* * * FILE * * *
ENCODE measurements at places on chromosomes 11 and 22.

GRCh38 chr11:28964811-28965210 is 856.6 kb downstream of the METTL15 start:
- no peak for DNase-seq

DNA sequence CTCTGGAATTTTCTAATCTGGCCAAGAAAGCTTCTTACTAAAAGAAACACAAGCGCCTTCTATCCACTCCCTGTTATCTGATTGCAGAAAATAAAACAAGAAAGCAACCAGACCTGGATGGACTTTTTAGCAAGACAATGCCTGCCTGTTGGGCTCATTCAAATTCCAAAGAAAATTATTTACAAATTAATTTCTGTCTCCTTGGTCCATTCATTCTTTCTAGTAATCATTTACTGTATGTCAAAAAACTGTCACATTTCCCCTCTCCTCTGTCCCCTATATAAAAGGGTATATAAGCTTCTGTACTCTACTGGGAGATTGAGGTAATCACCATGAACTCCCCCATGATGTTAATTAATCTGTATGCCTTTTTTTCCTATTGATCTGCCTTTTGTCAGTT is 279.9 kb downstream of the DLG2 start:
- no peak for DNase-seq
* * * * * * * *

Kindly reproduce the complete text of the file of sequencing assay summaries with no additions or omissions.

ENCODE measurements at places on chromosomes 11 and 22.

GRCh38 chr11:28964811-28965210 is 856.6 kb downstream of the METTL15 start:
- no peak for DNase-seq

DNA sequence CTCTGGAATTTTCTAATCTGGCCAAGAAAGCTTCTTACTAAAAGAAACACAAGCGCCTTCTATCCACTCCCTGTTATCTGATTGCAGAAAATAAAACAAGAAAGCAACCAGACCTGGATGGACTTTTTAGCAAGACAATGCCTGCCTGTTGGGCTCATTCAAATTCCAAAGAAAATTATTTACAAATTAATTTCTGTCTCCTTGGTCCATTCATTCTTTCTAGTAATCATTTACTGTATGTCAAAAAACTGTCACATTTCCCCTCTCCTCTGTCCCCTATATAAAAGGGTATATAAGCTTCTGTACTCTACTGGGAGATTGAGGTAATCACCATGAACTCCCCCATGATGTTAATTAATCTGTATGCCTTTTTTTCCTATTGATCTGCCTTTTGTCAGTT is 279.9 kb downstream of the DLG2 start:
- no peak for DNase-seq